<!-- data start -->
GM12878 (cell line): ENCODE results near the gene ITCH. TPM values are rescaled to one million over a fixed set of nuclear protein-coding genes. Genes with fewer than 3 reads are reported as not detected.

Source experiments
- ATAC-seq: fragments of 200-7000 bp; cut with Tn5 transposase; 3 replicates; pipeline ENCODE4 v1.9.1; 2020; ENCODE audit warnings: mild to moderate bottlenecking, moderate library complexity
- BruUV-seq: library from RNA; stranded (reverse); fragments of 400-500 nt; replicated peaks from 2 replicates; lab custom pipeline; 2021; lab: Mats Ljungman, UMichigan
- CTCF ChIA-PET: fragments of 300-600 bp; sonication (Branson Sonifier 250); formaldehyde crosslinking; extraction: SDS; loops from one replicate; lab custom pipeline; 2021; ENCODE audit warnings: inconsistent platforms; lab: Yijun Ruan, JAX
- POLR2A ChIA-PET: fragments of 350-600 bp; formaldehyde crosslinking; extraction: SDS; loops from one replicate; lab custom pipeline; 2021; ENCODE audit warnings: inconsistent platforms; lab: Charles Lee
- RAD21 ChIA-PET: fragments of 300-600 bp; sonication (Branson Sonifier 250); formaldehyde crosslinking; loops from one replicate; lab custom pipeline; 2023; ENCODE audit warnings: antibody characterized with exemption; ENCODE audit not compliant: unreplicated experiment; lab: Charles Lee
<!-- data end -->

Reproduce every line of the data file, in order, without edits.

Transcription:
GM12878 (cell line): ENCODE results near the gene ITCH. TPM values are rescaled to one million over a fixed set of nuclear protein-coding genes. Genes with fewer than 3 reads are reported as not detected.

Source experiments
- ATAC-seq: fragments of 200-7000 bp; cut with Tn5 transposase; 3 replicates; pipeline ENCODE4 v1.9.1; 2020; ENCODE audit warnings: mild to moderate bottlenecking, moderate library complexity
- BruUV-seq: library from RNA; stranded (reverse); fragments of 400-500 nt; replicated peaks from 2 replicates; lab custom pipeline; 2021; lab: Mats Ljungman, UMichigan
- CTCF ChIA-PET: fragments of 300-600 bp; sonication (Branson Sonifier 250); formaldehyde crosslinking; extraction: SDS; loops from one replicate; lab custom pipeline; 2021; ENCODE audit warnings: inconsistent platforms; lab: Yijun Ruan, JAX
- POLR2A ChIA-PET: fragments of 350-600 bp; formaldehyde crosslinking; extraction: SDS; loops from one replicate; lab custom pipeline; 2021; ENCODE audit warnings: inconsistent platforms; lab: Charles Lee
- RAD21 ChIA-PET: fragments of 300-600 bp; sonication (Branson Sonifier 250); formaldehyde crosslinking; loops from one replicate; lab custom pipeline; 2023; ENCODE audit warnings: antibody characterized with exemption; ENCODE audit not compliant: unreplicated experiment; lab: Charles Lee